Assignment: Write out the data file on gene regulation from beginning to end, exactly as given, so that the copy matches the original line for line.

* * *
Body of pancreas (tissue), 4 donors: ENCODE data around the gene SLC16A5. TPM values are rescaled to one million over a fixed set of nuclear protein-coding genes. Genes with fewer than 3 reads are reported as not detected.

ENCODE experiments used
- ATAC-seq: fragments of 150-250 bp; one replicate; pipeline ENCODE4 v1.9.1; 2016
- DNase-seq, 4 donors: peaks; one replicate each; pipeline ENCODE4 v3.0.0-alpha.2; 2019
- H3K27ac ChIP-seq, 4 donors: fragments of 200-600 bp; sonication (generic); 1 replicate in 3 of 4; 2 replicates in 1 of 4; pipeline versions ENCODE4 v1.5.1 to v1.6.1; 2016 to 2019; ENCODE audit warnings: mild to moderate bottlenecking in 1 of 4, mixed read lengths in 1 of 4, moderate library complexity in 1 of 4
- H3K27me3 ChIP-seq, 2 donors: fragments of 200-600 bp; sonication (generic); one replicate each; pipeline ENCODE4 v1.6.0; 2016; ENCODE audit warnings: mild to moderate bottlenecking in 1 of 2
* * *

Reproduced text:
Body of pancreas (tissue), 4 donors: ENCODE data around the gene SLC16A5. TPM values are rescaled to one million over a fixed set of nuclear protein-coding genes. Genes with fewer than 3 reads are reported as not detected.

ENCODE experiments used
- ATAC-seq: fragments of 150-250 bp; one replicate; pipeline ENCODE4 v1.9.1; 2016
- DNase-seq, 4 donors: peaks; one replicate each; pipeline ENCODE4 v3.0.0-alpha.2; 2019
- H3K27ac ChIP-seq, 4 donors: fragments of 200-600 bp; sonication (generic); 1 replicate in 3 of 4; 2 replicates in 1 of 4; pipeline versions ENCODE4 v1.5.1 to v1.6.1; 2016 to 2019; ENCODE audit warnings: mild to moderate bottlenecking in 1 of 4, mixed read lengths in 1 of 4, moderate library complexity in 1 of 4
- H3K27me3 ChIP-seq, 2 donors: fragments of 200-600 bp; sonication (generic); one replicate each; pipeline ENCODE4 v1.6.0; 2016; ENCODE audit warnings: mild to moderate bottlenecking in 1 of 2